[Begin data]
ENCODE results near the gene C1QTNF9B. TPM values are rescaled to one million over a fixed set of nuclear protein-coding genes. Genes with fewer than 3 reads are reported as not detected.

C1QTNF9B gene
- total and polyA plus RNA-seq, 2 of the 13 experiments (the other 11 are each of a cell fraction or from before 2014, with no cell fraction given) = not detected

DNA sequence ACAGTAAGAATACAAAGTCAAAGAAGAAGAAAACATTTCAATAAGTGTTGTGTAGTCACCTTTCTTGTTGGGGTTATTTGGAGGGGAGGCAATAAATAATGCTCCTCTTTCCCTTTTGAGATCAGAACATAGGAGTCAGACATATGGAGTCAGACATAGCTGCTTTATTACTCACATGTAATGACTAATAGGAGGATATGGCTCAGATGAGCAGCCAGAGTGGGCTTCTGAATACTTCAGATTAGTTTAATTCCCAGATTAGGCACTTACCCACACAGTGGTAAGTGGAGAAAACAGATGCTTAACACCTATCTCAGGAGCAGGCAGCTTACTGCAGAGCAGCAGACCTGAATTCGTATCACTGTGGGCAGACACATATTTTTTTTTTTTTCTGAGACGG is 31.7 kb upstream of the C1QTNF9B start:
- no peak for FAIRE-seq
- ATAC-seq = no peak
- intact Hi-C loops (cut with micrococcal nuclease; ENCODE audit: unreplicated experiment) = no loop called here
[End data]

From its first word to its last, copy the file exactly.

ENCODE results near the gene C1QTNF9B. TPM values are rescaled to one million over a fixed set of nuclear protein-coding genes. Genes with fewer than 3 reads are reported as not detected.

C1QTNF9B gene
- total and polyA plus RNA-seq, 2 of the 13 experiments (the other 11 are each of a cell fraction or from before 2014, with no cell fraction given) = not detected

DNA sequence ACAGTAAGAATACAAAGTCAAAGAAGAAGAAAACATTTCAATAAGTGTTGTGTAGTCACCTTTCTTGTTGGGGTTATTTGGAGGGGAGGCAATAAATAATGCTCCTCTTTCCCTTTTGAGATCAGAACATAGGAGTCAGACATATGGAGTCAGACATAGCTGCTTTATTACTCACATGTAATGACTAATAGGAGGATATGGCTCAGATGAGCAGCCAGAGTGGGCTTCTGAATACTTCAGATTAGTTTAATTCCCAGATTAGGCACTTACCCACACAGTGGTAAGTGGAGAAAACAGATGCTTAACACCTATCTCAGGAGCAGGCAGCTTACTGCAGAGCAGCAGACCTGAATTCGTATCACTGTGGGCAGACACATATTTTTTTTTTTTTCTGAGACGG is 31.7 kb upstream of the C1QTNF9B start:
- no peak for FAIRE-seq
- ATAC-seq = no peak
- intact Hi-C loops (cut with micrococcal nuclease; ENCODE audit: unreplicated experiment) = no loop called here